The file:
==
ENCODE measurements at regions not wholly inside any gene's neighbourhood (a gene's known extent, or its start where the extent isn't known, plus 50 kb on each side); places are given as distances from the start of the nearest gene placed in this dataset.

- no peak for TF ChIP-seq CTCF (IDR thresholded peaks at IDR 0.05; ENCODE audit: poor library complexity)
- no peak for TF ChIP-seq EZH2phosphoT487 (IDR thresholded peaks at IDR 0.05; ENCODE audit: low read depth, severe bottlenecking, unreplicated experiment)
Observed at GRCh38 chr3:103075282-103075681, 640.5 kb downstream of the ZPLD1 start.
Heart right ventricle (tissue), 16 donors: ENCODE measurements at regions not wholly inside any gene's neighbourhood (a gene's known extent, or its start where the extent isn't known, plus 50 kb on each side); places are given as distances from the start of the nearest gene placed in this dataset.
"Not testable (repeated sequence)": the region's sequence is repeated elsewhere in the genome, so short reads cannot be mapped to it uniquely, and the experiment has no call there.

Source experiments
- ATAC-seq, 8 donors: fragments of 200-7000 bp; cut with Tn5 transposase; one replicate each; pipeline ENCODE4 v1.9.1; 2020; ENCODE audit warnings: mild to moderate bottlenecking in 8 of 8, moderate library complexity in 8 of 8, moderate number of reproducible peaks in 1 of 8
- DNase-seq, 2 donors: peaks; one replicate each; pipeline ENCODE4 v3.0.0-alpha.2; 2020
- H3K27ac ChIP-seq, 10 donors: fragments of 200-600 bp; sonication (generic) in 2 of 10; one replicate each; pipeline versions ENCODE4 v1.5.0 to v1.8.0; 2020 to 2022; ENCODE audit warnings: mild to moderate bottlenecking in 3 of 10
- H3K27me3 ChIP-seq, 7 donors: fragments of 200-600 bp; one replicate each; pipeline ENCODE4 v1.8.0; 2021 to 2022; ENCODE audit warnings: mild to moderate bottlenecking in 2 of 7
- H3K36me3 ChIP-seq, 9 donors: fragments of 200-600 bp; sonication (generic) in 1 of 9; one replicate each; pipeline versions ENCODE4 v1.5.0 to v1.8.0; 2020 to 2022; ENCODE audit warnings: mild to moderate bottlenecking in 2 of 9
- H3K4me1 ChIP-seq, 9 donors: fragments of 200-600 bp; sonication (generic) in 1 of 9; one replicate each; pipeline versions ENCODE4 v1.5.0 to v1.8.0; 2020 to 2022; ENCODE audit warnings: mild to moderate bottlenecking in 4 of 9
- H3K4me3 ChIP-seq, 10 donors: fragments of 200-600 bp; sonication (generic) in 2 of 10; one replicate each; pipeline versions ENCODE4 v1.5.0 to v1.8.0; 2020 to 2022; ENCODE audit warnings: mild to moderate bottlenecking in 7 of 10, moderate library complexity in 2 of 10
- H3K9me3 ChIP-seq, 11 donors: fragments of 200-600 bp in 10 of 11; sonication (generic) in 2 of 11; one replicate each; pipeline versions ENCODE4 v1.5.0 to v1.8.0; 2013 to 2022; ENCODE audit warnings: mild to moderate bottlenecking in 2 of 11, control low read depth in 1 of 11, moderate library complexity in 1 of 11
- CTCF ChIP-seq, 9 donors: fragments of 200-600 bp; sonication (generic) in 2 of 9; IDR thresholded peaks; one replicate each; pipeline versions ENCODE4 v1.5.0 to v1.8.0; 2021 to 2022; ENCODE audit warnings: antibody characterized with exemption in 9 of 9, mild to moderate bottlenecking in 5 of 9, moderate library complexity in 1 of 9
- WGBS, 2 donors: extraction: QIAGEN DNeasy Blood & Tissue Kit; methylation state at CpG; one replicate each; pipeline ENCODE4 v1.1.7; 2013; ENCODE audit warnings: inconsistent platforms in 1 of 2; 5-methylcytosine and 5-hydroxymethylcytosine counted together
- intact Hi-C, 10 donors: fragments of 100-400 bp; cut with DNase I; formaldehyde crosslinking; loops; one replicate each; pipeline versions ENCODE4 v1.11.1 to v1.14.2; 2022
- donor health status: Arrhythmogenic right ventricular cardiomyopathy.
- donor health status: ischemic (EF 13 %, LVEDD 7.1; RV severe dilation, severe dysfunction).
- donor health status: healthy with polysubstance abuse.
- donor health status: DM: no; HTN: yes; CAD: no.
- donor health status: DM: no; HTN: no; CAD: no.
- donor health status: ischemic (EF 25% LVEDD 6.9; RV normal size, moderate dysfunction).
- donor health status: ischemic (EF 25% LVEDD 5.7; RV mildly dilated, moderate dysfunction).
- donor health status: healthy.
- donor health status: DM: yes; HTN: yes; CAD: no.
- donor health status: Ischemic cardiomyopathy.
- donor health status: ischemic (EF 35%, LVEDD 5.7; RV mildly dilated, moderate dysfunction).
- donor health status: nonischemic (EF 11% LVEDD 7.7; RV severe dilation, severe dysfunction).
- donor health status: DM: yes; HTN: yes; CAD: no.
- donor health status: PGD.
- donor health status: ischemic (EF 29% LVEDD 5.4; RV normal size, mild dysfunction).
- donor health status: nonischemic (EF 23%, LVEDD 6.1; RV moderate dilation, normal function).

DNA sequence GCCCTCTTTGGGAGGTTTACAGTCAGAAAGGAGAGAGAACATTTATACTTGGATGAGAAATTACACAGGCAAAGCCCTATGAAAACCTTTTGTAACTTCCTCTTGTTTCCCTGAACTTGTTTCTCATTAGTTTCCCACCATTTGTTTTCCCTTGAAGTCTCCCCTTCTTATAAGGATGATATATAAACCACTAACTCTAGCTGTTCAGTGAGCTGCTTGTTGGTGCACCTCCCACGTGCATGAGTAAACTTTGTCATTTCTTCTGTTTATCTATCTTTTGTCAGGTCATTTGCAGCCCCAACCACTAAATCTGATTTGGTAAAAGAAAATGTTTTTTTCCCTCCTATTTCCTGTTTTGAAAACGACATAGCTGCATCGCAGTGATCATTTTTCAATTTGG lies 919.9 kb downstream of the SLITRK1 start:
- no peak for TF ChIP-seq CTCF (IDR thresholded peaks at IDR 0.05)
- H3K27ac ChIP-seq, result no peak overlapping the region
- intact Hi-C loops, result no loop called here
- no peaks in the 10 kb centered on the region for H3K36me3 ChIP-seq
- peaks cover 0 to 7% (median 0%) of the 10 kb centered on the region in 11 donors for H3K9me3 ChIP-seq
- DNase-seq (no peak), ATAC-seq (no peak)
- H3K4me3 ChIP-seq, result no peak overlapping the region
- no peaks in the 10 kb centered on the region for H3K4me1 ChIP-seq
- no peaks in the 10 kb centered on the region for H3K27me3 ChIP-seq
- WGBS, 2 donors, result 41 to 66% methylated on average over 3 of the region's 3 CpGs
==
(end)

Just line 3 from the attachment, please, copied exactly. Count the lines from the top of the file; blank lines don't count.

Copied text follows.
- no peak for TF ChIP-seq EZH2phosphoT487 (IDR thresholded peaks at IDR 0.05; ENCODE audit: low read depth, severe bottlenecking, unreplicated experiment)